Hands-on experience gives boss the edge

PUBLISHED : Saturday, 12 July, 2008, 12:00am
UPDATED : Saturday, 12 July, 2008, 12:00am

Wolfram Hail grew up helping out in his family's retail store in the German town of Heidenheim. Little did he know how this would prepare him for a career with some of the biggest names in fashion.

After finishing an MBA, he continued his career at major stores in German cities, initially making more money than many of his fellow graduates, who pursued jobs in banking and finance. He went on to work in Japan, Canada and America.

'Traditionally, many people don't consider retail a career,' Mr Hail said. 'So it's always a challenge for us to make sure that you can have a career in this business.

'Everything I've done all my life has been centred around retail and different aspects of it. If you are in your mid-20s, and you have to manage 200 or 300 people, it's a big responsibility, but it helped me and helps me today.'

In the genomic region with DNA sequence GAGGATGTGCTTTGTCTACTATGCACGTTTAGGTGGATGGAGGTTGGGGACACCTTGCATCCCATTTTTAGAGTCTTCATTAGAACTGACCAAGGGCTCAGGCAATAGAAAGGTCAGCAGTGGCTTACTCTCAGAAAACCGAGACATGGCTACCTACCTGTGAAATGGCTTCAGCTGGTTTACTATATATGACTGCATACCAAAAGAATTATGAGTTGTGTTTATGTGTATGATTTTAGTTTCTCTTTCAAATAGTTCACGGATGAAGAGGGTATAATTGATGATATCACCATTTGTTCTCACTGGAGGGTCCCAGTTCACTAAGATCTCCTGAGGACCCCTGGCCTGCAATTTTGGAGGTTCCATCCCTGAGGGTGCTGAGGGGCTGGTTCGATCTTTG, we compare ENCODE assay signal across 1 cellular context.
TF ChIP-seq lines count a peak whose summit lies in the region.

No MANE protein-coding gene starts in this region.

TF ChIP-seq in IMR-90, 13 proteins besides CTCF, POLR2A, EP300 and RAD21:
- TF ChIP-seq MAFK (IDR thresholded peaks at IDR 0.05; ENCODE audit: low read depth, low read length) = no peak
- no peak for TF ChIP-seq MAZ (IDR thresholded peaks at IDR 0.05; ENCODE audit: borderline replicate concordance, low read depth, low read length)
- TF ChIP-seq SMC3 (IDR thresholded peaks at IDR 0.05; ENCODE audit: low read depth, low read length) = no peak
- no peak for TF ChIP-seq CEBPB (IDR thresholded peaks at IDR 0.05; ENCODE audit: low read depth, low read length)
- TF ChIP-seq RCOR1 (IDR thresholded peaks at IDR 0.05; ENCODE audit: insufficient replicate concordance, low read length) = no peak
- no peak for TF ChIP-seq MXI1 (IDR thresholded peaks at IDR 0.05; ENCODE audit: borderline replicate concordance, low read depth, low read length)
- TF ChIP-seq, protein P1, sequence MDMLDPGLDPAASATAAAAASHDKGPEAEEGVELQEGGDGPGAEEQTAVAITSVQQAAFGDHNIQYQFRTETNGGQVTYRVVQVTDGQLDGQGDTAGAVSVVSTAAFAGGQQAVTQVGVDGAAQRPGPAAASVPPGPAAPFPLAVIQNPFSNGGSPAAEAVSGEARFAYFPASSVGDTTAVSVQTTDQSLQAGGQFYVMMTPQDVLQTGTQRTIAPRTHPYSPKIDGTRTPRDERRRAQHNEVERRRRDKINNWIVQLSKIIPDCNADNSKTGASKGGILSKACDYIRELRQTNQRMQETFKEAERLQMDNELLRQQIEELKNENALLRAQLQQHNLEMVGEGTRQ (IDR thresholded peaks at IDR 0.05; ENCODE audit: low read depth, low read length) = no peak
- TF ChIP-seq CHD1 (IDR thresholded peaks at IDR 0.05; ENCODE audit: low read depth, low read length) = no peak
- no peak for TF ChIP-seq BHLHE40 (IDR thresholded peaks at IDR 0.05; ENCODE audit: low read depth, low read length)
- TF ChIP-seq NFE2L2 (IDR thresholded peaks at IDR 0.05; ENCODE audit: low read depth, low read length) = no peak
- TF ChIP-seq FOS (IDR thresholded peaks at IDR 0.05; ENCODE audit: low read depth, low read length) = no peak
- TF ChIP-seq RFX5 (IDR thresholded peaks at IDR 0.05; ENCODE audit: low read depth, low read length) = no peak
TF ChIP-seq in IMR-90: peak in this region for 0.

This hands-on experience gave Mr Hail, who worked for 10 years as global retail director of fashion company Hugo Boss before joining Esprit, a well-rounded understanding of the industry that goes from the shop floor to the boardroom.

His knowledge covers essentials such as building store environments, familiarisation with products and managing teams of people, with the resolute attention to detail that ensures that the stores are 'exciting' and not just 'plain boring'.

Mr Hail stressed that employees could follow a serious career in retail, if they became aware of its underlying professionalism and the need to challenge themselves every step of the way.

With a management vision that aims to inspire creative growth within the group, he leads by example. And building an environment that rewards global talent is an important part of his plans.

'One of my plans is to marry east and west,' Mr Hail said. 'The group employs people from all over the world. This ensures that we nurture the global aspirations we have as a brand. There are bound to be management clashes though. In Europe, for example, subordinates never have a problem challenging their bosses. Whereas in Asia, that's rather unusual.

'But we believe in trying to promote people. People can move up in the company.'